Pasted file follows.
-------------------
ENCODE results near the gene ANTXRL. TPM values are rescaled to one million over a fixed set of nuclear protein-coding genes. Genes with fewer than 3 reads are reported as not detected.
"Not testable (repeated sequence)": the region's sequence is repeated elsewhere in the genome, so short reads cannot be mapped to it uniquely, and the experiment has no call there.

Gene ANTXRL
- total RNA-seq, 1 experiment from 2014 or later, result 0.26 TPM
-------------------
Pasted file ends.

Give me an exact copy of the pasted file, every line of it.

ENCODE results near the gene ANTXRL. TPM values are rescaled to one million over a fixed set of nuclear protein-coding genes. Genes with fewer than 3 reads are reported as not detected.
"Not testable (repeated sequence)": the region's sequence is repeated elsewhere in the genome, so short reads cannot be mapped to it uniquely, and the experiment has no call there.

Gene ANTXRL
- total RNA-seq, 1 experiment from 2014 or later, result 0.26 TPM